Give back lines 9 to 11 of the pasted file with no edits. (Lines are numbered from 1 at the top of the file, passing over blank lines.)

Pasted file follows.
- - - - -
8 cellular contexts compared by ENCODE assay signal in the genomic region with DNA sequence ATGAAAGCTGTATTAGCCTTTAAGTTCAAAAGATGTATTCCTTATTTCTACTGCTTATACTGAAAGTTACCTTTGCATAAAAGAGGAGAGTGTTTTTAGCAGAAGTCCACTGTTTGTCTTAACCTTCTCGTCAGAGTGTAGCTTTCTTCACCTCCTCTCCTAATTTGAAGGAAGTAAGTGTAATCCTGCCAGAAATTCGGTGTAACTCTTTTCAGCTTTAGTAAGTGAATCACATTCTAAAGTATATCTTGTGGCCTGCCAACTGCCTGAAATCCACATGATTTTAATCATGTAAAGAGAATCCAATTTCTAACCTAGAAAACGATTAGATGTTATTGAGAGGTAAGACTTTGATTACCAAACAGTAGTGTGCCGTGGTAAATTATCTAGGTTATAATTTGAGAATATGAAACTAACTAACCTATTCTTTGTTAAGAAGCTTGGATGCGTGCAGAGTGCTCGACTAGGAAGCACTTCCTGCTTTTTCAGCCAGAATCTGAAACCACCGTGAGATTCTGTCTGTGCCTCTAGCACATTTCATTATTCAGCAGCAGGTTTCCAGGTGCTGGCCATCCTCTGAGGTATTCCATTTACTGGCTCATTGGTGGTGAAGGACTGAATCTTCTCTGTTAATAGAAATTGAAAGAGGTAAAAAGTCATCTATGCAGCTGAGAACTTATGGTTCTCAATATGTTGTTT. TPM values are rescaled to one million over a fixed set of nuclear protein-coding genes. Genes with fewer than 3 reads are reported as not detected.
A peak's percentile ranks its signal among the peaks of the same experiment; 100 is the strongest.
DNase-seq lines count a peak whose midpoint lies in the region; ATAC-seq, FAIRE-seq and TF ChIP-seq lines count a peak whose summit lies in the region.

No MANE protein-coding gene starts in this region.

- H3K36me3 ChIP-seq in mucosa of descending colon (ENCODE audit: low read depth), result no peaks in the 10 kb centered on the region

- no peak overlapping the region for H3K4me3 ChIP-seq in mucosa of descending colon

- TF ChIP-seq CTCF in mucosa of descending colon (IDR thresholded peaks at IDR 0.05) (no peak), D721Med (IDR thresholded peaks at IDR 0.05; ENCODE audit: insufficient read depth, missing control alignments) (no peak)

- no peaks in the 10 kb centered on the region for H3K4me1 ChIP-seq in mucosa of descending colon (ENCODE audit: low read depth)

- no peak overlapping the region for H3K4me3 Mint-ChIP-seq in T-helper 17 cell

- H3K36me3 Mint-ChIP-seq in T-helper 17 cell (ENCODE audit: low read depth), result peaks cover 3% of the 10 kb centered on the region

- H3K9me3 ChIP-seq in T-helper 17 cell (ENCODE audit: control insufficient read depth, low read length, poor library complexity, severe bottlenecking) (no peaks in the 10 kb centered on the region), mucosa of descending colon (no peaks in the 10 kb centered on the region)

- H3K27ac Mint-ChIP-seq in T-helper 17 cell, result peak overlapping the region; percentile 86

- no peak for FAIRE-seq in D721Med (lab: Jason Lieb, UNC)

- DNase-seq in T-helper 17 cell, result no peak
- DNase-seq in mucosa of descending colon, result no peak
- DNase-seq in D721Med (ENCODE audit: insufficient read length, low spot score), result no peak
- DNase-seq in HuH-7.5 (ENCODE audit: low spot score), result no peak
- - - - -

- no peak overlapping the region for H3K4me3 Mint-ChIP-seq in T-helper 17 cell

- H3K36me3 Mint-ChIP-seq in T-helper 17 cell (ENCODE audit: low read depth), result peaks cover 3% of the 10 kb centered on the region

- H3K9me3 ChIP-seq in T-helper 17 cell (ENCODE audit: control insufficient read depth, low read length, poor library complexity, severe bottlenecking) (no peaks in the 10 kb centered on the region), mucosa of descending colon (no peaks in the 10 kb centered on the region)